This means we need to know first what our own personal values are, which may take some time and experience.
If we value honesty, reliability and trustworthiness, for example, the questions become: Am I honest with myself and with others? Do I keep my promises? Can others count on me?
And here is the true test: Do my words and behavior match? It’s one thing to say the “right” thing and another to put it into action. Many people talk about honesty, fairness and commitment. But it’s another thing to actually keep your word, stick up for other people and honor your commitments when it is hard to do so or when others may not agree with you.
I have found this pillar a very difficult one to practice. As much as I strive to live up to my values, I find that it is extremely hard to always live up to them. I may find myself coming up with a white lie to a friend, in order not to hurt their feelings. I make commitments to myself of what I will get done, then find myself procrastinating. I fail to say how I really feel in order to keep peace and harmony.
We need to remember that like all the other pillars, this is a practice. As we aspire to be honest, reliable, and trustworthy and live up to our values more and more, we increase our self-esteem. But as part of the process, we invariably run into situations where it becomes difficult to practice our values and we occasionally fail. What then?
1. We own the fact that we did what we did without beating ourselves up (self-acceptance).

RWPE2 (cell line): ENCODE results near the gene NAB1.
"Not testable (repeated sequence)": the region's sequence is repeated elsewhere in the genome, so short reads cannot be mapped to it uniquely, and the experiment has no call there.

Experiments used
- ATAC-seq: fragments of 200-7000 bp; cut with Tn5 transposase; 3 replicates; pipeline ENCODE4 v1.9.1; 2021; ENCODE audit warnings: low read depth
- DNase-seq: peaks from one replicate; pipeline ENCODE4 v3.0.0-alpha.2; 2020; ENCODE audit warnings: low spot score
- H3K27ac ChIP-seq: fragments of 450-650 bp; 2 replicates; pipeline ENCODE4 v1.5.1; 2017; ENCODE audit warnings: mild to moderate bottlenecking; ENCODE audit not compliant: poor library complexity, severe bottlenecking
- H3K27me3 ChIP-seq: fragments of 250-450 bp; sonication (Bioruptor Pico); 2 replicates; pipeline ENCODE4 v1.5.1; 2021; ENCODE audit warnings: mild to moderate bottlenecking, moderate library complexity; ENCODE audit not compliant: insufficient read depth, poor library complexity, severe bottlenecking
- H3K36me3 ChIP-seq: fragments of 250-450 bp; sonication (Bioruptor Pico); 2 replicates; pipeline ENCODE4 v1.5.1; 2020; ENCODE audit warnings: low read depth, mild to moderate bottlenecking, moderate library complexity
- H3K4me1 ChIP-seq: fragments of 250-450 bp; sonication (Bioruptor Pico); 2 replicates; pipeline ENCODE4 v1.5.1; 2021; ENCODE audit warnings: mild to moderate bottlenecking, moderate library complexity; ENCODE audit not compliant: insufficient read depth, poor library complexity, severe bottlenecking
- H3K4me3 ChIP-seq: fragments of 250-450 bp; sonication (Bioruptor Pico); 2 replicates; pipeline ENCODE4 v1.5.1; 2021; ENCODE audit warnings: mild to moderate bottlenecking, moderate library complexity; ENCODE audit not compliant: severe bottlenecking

2. We seek to understand why we did what we did (with self-compassion).
3. If others are involved, we acknowledge to the other person(s) the harm we have done.
4. We take action to make amends for the harm we have done.
5. We firmly commit to behaving differently in the future.
In practicing Personal Integrity, we raise our self-esteem. We may not be able to do it perfectly, but that is ok. If we set our intention, do the best we can and strive to improve, we increase our self respect. In the process, we might realize that some of the values we held no longer serve us or are not as important as we previously believed. I used to value independence a lot, and while I still believe that it is helpful to be able to stand on your own, I now value connectedness much more than I did before. We redefine our values over time: it’s all part of our journey of personal growth.
What are your most important values? What would happen if you lived 5% more in line with your values?
Personal Integrity is the 6th Pillar from Dr. Nathaniel Branden’s book “The 6 Pillars of Self-Esteem.”